London Bridge is special for Londoners not least because the city would never have existed without it. The first, and most iconic, version – the one with houses on top – lasted for over 600 years. It was replaced by a neo classical structure designed by John Rennie which lasted from 1831 until 1967 when it was sold for £1m to an American chain saw millionaire Robert P McCulloch. He transported it to a new town he had built in the desert at Lake Havasu, Arizona (see photo, above) where it became the second most popular tourist attraction in the state once he had diverted a river so it could have real water flowing beneath. Something called the Grand Canyon came first.
All this and the rumours surrounding it including the ludicrous one – that he thought he was buying Tower Bridge – have passed into folklore. But what happened after it got there? A highly entertaining new book by Travis Elborough (London Bridge in America, £14.99 Jonathan Cape or as ebook) brimful of anecdotes – like Thomas Paine’s bit part in building it – finds that the bridge itself was successful in helping to create a town of 53,000 inhabitants rising to over 90,000 in season. No mean achievement. However the transplanted nostalgia of an English theme village complete with pub and telephone kiosk has now passed its gawk-by date to be replaced with apartments.
But you don’t have to travel to the US to glimpse Rennie’s bridge. McCulloch built his bridge using Rennie’s stones suitably numbered for reconstruction merely as cladding leaving most of the structure behind in London. Some 10,000 tons of stone were exported from London to clad a hollow structure of no less than 33,000 tons of steel reinforced concrete built over there – so most of London Bridge didn’t make the cut.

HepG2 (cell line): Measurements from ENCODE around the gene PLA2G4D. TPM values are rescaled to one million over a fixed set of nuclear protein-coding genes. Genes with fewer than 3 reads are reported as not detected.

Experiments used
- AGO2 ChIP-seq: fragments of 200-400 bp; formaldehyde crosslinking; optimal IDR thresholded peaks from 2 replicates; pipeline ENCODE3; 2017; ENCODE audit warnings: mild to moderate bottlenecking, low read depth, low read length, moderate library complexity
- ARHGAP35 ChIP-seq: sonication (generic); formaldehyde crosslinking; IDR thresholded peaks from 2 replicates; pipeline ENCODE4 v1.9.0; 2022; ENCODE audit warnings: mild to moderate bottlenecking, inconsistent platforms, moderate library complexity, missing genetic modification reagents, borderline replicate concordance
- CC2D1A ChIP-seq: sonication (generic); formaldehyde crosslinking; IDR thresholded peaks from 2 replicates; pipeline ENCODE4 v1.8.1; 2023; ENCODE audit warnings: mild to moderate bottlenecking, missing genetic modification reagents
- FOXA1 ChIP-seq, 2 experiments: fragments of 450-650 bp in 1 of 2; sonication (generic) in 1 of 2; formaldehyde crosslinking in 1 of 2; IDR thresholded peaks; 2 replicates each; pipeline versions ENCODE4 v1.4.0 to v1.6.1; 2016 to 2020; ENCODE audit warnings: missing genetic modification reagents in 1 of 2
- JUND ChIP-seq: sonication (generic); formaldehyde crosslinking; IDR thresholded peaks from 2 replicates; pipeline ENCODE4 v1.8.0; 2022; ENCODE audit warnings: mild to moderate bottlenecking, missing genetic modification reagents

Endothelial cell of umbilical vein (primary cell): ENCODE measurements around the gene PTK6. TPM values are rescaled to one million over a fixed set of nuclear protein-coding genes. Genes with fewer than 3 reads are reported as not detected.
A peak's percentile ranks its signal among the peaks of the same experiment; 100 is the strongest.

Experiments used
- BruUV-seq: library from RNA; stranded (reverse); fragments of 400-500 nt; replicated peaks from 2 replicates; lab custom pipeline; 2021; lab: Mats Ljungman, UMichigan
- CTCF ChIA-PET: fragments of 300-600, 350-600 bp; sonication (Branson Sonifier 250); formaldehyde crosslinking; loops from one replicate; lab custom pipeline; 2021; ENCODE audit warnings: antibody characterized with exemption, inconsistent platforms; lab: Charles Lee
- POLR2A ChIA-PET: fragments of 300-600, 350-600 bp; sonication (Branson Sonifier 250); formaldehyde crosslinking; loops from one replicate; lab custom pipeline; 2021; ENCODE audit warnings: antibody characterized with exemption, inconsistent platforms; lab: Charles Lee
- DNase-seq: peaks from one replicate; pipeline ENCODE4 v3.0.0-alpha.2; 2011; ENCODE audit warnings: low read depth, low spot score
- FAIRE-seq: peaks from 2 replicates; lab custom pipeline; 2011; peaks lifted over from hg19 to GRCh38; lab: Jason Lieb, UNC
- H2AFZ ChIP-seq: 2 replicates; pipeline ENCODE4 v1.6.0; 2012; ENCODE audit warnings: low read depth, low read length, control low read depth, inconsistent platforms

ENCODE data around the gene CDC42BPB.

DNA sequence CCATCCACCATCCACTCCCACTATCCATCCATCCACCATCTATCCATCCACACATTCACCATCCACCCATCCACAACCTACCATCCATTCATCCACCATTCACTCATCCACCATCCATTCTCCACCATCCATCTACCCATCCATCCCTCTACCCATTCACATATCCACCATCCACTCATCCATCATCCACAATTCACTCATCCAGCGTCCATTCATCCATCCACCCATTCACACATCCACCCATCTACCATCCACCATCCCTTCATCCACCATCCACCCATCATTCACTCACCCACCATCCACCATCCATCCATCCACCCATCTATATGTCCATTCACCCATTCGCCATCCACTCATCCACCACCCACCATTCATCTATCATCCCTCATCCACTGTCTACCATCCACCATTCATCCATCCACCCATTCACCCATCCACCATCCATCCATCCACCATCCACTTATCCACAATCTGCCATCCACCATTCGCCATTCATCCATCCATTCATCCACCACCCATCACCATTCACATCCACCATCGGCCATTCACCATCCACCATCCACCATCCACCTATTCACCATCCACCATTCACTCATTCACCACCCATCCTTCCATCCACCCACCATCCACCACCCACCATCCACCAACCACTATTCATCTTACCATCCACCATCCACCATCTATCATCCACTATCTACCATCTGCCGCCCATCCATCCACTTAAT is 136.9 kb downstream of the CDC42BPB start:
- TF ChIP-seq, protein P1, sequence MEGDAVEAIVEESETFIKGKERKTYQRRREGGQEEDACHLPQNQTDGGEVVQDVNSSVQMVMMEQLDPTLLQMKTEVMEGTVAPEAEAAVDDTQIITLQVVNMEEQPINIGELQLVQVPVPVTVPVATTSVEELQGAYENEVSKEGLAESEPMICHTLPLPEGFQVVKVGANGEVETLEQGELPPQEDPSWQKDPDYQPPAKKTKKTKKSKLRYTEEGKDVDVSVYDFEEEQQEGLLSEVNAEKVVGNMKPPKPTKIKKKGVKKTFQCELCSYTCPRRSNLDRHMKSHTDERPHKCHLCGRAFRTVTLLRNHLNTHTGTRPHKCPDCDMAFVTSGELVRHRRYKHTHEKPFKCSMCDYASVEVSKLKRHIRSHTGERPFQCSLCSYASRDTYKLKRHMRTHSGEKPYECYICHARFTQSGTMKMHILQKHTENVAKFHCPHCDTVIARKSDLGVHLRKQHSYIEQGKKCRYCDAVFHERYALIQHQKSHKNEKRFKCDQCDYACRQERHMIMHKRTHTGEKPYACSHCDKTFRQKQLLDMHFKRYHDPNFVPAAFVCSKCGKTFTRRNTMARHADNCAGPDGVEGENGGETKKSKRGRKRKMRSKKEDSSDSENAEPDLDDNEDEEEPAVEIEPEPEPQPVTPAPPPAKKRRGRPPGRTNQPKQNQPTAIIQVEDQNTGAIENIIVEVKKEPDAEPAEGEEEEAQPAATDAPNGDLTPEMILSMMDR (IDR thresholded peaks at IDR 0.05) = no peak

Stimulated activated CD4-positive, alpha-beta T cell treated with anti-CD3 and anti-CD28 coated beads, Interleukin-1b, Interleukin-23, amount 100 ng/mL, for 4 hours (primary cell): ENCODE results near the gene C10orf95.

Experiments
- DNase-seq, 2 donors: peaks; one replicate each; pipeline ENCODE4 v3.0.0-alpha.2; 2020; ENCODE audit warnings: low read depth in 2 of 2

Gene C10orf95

The biggest remaining chunk is a complete archway and stairs leading to Tooley Street (see, below). The granite blocks by the roadway on the left as you pass Southwark Cathedral shortly before the bridge are also from the Rennie Bridge as is a stone table one level up by the bike shop. The contractors John Mowlem wrote to Kew Gardens saying they had 400 tons of granite in their yard and did they want any. Kew took four which can be seen by the big lake but hundreds of tons are still unaccounted for. Two huge blocks have been turned into sculptures at either end of a long walkway in the woods at Waltham Abbey not to mention another turned into a large sculpture at Barking Abbey. Mill Hill school, the alma mater of Ivan Luckin the man who sold the bridge on behalf of the City of London, has another one and there are plenty of others lying around even before listing the remains of the original medieval bridge. Bits of granite from the bridge are regularly on offer on eBay at $6.95 a nip. (Photo of London Bridge, Arizona courtesy of Travis Elborough)